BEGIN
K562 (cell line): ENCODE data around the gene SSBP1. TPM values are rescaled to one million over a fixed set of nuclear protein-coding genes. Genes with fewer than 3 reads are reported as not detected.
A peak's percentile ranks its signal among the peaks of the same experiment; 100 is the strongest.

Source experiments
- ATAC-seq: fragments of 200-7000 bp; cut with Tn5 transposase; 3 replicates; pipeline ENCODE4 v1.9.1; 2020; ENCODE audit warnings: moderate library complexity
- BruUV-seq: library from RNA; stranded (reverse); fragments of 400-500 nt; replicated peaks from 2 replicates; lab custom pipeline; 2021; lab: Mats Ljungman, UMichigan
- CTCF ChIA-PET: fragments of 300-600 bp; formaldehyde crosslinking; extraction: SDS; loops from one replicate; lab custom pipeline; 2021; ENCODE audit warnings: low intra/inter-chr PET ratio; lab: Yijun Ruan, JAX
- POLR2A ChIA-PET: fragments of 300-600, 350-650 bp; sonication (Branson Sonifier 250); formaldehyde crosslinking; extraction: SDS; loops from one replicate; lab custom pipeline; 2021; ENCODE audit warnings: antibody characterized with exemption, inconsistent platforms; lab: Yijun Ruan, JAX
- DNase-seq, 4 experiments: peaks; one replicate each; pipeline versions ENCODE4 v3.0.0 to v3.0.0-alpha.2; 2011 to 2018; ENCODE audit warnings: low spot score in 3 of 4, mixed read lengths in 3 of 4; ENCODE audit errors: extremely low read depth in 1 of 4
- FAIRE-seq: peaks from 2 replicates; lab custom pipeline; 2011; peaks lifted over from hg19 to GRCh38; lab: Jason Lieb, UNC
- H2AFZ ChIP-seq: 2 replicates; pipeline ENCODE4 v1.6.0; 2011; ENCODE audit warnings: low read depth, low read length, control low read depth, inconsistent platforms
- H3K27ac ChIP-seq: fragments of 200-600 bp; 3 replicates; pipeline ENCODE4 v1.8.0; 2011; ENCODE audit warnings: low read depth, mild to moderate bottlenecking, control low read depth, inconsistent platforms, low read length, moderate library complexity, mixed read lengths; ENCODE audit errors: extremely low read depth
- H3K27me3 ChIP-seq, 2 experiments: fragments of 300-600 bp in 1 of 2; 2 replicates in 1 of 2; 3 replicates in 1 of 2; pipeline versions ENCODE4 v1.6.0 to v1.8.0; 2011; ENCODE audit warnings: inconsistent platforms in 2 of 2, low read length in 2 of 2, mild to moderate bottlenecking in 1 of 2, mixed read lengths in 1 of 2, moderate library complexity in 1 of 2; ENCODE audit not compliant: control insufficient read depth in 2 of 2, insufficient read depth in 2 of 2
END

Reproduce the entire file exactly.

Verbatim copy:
K562 (cell line): ENCODE data around the gene SSBP1. TPM values are rescaled to one million over a fixed set of nuclear protein-coding genes. Genes with fewer than 3 reads are reported as not detected.
A peak's percentile ranks its signal among the peaks of the same experiment; 100 is the strongest.

Source experiments
- ATAC-seq: fragments of 200-7000 bp; cut with Tn5 transposase; 3 replicates; pipeline ENCODE4 v1.9.1; 2020; ENCODE audit warnings: moderate library complexity
- BruUV-seq: library from RNA; stranded (reverse); fragments of 400-500 nt; replicated peaks from 2 replicates; lab custom pipeline; 2021; lab: Mats Ljungman, UMichigan
- CTCF ChIA-PET: fragments of 300-600 bp; formaldehyde crosslinking; extraction: SDS; loops from one replicate; lab custom pipeline; 2021; ENCODE audit warnings: low intra/inter-chr PET ratio; lab: Yijun Ruan, JAX
- POLR2A ChIA-PET: fragments of 300-600, 350-650 bp; sonication (Branson Sonifier 250); formaldehyde crosslinking; extraction: SDS; loops from one replicate; lab custom pipeline; 2021; ENCODE audit warnings: antibody characterized with exemption, inconsistent platforms; lab: Yijun Ruan, JAX
- DNase-seq, 4 experiments: peaks; one replicate each; pipeline versions ENCODE4 v3.0.0 to v3.0.0-alpha.2; 2011 to 2018; ENCODE audit warnings: low spot score in 3 of 4, mixed read lengths in 3 of 4; ENCODE audit errors: extremely low read depth in 1 of 4
- FAIRE-seq: peaks from 2 replicates; lab custom pipeline; 2011; peaks lifted over from hg19 to GRCh38; lab: Jason Lieb, UNC
- H2AFZ ChIP-seq: 2 replicates; pipeline ENCODE4 v1.6.0; 2011; ENCODE audit warnings: low read depth, low read length, control low read depth, inconsistent platforms
- H3K27ac ChIP-seq: fragments of 200-600 bp; 3 replicates; pipeline ENCODE4 v1.8.0; 2011; ENCODE audit warnings: low read depth, mild to moderate bottlenecking, control low read depth, inconsistent platforms, low read length, moderate library complexity, mixed read lengths; ENCODE audit errors: extremely low read depth
- H3K27me3 ChIP-seq, 2 experiments: fragments of 300-600 bp in 1 of 2; 2 replicates in 1 of 2; 3 replicates in 1 of 2; pipeline versions ENCODE4 v1.6.0 to v1.8.0; 2011; ENCODE audit warnings: inconsistent platforms in 2 of 2, low read length in 2 of 2, mild to moderate bottlenecking in 1 of 2, mixed read lengths in 1 of 2, moderate library complexity in 1 of 2; ENCODE audit not compliant: control insufficient read depth in 2 of 2, insufficient read depth in 2 of 2